On the Virtual-Plus side

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Henry Hays

Senior Hailey Lane follows along with Pre-calculus teacher Matthew Garza as he explains a problem on the whiteboard. Lane, who is moving from in-person to virtual plus, said she is dedicated to Silver Wings and will continue to come in for practice, but is switching her other classes online to reduce contact with others. “[I won’t be going fully online] because of drill team,” Lane said. “I wouldn’t want to miss that or have to quit, so I wouldn’t want to go completely online.” Lane said.

When the new nine weeks begins on Oct. 19, 313 students will begin a new learning pathway two of them being,  junior Jaden Jares and senior Hailey Lane who are changing their schedules to accommodate educational needs. 

Jares began the school year doing virtual plus, only coming to first period for Silver Wings practice. She recently switched her two dual credit English and history classes to in-person after struggling to learn the material online.

“I originally was doing online dual credit English and history,”Jares said. “It was just hard to teach myself everything; it was hard to make time to do it because when you’re in school, you have to sit there, it’s more motivating and you’re with a teacher face-to-face, so you can get face-to-face feedback on stuff and ask questions. It’s just easier to learn and I feel like the workload is less.”

Starting the second nine weeks, 91 students are switching from either virtual plus or virtual to in-person learning. Despite switching to in-person, Jares has concerns about spending more time at school because her parents are high-risk.

 “One of my concerns is obviously I’d be with more people, more exposed [and] my chances of getting COVID-19 would be higher, Jares said. “It’s just a little bit scary because my family could be sensitive to it because they have health issues, so it would just suck if I got it.”

Unlike Jares, Lane switched from in-person to virtual plus after her mom expressed concerns. At the start of the second nine-weeks, Lane will only be coming into school for Silver Wings practice to reduce her contact with others.

“What I notice about in-person is that I would be able to get all my work done, but I wouldn’t be able to move on to the next subject because I would still be in class,” Lane said. “I hope that being online or doing virtual plus I’ll be able to get more work done in a shorter amount of time.”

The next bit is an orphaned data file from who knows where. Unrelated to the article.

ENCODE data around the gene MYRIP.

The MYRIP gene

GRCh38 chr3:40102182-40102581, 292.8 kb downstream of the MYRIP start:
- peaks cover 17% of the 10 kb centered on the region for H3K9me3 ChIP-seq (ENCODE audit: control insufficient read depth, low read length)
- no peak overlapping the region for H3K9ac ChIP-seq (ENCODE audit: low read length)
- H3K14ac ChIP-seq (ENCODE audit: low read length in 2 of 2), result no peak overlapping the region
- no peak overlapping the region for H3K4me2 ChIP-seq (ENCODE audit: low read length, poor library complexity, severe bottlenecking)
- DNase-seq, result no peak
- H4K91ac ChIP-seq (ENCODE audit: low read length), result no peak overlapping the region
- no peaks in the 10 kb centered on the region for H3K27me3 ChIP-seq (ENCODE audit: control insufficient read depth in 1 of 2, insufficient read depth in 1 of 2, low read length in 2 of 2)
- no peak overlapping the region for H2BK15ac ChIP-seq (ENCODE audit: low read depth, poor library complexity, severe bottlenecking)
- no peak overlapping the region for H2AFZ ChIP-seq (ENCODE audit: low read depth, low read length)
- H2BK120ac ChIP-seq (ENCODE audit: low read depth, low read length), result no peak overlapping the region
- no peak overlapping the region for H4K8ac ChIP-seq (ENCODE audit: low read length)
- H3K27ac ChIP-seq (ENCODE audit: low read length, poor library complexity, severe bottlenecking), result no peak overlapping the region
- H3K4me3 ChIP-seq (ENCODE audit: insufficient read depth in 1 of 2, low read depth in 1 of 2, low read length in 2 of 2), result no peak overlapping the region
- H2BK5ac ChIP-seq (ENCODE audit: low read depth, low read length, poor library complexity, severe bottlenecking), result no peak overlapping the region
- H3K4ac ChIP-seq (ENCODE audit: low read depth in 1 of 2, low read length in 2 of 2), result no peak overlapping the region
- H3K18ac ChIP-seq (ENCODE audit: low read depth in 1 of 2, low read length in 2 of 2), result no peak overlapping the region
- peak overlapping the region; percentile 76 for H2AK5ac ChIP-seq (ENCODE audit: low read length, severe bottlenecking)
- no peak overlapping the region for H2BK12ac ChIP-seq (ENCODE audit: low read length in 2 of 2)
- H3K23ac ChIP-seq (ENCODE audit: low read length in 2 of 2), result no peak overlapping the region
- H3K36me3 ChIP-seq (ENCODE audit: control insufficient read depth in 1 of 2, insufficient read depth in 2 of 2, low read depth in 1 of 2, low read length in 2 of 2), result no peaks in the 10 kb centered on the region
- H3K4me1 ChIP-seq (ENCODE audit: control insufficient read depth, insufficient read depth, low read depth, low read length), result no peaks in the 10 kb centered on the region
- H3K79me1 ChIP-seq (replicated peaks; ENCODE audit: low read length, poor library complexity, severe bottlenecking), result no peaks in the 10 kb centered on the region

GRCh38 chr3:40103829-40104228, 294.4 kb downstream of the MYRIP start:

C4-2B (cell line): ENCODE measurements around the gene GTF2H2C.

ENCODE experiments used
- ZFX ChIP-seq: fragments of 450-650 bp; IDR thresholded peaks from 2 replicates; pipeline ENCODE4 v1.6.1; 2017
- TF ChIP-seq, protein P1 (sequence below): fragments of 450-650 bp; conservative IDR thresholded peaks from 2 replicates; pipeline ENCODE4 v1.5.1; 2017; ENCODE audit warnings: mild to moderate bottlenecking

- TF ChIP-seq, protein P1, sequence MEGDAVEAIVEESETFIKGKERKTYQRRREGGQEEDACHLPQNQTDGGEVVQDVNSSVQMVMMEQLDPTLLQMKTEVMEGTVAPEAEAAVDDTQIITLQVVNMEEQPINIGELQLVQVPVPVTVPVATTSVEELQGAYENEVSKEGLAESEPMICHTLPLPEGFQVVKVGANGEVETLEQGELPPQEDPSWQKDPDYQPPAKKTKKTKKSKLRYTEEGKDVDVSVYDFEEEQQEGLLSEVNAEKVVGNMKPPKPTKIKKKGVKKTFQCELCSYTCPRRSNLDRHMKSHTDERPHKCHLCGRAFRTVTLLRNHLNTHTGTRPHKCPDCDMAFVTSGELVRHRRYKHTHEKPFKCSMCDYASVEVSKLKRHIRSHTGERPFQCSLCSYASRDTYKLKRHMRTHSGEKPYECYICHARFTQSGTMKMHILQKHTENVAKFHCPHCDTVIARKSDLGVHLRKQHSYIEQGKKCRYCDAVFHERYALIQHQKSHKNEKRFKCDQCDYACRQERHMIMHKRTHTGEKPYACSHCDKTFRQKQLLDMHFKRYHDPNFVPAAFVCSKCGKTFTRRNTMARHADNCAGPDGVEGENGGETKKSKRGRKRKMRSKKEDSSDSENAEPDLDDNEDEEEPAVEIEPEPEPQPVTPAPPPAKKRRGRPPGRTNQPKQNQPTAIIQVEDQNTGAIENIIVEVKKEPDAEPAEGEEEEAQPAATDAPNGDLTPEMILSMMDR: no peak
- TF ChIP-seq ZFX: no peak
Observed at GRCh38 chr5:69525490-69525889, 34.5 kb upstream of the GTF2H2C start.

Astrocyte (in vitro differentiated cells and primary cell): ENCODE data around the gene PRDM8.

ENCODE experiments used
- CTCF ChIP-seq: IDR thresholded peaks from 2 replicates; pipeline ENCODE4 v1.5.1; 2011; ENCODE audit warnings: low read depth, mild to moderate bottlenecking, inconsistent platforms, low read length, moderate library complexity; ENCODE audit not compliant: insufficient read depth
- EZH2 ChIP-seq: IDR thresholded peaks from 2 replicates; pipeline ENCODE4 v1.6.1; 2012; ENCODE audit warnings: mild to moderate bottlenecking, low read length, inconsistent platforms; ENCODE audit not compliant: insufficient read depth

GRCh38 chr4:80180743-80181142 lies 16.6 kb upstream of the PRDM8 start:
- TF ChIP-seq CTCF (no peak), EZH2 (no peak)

For most students, the switch to learning plans was easy, only requiring the completion of a simple Skyward form. However, Jares had to take extra steps. Dual credit students take classes with professors from Collin College, and to make changes to dual credit classes, students not only have to work with their counselor, but also their professors at Collin College.

“I had to email the Dean at Collin [College and also] Kylie Butler-Hall who is a special admissions coordinator at Collin College,” Jares said. “I also had to email my previous professors, my online ones that I had, and I also had to email the [professors] I wanted to switch to which are the ones I have now. I had to get their permission and fill out this form, and I had to send that information in and now I’m still trying to catch up in my classes.”

Junior Jaden Jares works on her dual credit homework, one of the two classes she is taking in-person. Jares switched to in-person dual credit English and History in the middle of the nine weeks, but still has worries about having increased contact with people because her parents are considered high risk. (Henry Hays)

The school’s counselors have been affected by students changing their learning plans. At the start of the school year, the Hebron counseling team was working on student schedules 23 hours a day. 

“There were a couple of weeks at the very beginning of the school year when the last member of the counseling team was going to bed around 3 a.m. and the first member of the counseling team was waking up around 4 a.m.,” lead counselor Dr. Justin Fields said. “During the first two days of school, we received over 1,000 requests for schedule changes that needed to be addressed. That was very taxing on the counseling team, but we want to make sure that students are in the best position to succeed and take the classes they need.” 

Normally, counselors make several hundred schedule changes each year. Most of these changes are from students switching to easier classes or leaving athletic programs. 

This year, because of all of the learning plan options, virtual/in-person classes, learning plan changes, students on/off campus, etc. — everything related to COVID — our job has become a lot less personal with students than it usually is,” Fields said. “School counselors are here to help students, work with students and families, organize programs and interventions to help students, present to classrooms.We like working with students. But, this year we have reduced access to students and that is difficult.”

The district is allowing students to request a learning plan change every nine weeks. With circumstances continuing to change, Jares is keeping her options open.

“I actually am considering [complete in-person school] but probably not until next semester,” Jares said. “Right now because of the pandemic I want to stay at home a little.”